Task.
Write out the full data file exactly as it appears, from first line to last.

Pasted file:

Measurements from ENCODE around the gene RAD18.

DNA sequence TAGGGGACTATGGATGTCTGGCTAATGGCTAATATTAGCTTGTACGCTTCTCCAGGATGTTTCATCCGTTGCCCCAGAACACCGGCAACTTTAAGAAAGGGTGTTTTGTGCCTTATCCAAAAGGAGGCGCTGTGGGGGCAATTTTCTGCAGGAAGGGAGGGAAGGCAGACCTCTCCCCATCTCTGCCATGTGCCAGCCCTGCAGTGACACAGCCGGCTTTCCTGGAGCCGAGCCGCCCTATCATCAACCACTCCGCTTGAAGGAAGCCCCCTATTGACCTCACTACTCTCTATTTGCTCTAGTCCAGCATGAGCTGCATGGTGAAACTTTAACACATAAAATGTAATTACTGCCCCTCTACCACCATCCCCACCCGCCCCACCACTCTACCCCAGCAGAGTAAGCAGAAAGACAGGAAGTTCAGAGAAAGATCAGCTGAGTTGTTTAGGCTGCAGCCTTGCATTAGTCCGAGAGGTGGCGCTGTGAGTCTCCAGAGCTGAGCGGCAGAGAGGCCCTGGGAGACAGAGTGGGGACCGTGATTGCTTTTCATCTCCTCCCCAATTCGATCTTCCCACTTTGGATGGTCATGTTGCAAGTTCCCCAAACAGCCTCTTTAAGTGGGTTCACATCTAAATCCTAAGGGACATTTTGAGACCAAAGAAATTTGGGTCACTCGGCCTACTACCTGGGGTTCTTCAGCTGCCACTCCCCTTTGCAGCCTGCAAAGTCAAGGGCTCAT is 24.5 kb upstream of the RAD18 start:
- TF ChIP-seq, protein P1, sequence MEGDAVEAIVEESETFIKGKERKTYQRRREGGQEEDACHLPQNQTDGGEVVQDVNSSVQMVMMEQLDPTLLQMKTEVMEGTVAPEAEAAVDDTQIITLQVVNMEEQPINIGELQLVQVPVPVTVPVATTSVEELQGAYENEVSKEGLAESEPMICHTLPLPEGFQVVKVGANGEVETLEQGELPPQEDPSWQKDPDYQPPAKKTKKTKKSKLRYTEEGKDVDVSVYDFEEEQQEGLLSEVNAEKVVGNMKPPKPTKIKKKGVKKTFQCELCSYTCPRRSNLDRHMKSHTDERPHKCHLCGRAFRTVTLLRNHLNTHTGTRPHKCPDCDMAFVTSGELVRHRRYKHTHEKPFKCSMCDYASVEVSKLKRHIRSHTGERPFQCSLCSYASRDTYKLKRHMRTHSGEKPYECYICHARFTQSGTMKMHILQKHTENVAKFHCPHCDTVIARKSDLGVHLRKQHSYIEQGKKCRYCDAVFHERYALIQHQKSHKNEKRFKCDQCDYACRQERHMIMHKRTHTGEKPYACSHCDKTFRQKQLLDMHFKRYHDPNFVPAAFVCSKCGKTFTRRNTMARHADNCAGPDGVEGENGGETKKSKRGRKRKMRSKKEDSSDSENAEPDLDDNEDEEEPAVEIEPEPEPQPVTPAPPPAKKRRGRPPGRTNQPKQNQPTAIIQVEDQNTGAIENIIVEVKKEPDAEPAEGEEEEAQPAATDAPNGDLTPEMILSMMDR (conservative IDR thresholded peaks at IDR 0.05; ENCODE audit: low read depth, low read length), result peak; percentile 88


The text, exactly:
Measurements from ENCODE around the gene RAD18.

DNA sequence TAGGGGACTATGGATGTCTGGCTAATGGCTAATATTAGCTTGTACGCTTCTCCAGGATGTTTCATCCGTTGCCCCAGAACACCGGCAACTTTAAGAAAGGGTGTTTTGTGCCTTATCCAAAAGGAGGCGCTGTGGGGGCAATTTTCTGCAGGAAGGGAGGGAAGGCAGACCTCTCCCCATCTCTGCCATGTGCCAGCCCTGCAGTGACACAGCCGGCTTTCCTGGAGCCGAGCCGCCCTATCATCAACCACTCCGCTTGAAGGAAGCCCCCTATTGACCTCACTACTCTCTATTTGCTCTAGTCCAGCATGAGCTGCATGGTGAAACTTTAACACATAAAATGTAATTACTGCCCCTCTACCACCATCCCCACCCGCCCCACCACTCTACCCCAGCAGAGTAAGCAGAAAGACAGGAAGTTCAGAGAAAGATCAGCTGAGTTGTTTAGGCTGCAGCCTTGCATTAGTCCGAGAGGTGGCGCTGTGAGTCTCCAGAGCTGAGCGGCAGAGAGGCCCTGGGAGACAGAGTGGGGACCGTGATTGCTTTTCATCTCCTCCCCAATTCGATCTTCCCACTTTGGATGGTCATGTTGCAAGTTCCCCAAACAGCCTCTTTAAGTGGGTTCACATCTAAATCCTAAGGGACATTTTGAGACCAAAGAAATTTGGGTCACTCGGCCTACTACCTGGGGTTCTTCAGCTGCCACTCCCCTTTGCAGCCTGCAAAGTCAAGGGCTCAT is 24.5 kb upstream of the RAD18 start:
- TF ChIP-seq, protein P1, sequence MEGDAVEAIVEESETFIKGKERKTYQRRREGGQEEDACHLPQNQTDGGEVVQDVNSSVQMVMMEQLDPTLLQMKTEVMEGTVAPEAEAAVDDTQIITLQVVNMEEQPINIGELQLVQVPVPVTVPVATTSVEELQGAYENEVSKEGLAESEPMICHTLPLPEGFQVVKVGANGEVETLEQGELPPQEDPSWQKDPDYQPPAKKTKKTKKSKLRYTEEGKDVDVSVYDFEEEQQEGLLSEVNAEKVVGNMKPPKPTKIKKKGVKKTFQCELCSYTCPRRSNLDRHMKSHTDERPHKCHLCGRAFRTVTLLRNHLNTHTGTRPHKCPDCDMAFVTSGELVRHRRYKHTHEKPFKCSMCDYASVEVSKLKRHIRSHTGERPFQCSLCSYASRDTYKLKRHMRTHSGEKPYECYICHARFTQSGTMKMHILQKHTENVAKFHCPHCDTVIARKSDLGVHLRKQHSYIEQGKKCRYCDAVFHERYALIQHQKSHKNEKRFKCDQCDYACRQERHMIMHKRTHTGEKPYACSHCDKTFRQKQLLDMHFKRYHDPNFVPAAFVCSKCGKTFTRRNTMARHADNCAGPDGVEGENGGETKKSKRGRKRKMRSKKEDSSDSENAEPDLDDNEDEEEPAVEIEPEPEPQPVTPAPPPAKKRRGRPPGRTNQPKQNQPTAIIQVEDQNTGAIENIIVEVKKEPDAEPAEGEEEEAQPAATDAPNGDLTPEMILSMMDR (conservative IDR thresholded peaks at IDR 0.05; ENCODE audit: low read depth, low read length), result peak; percentile 88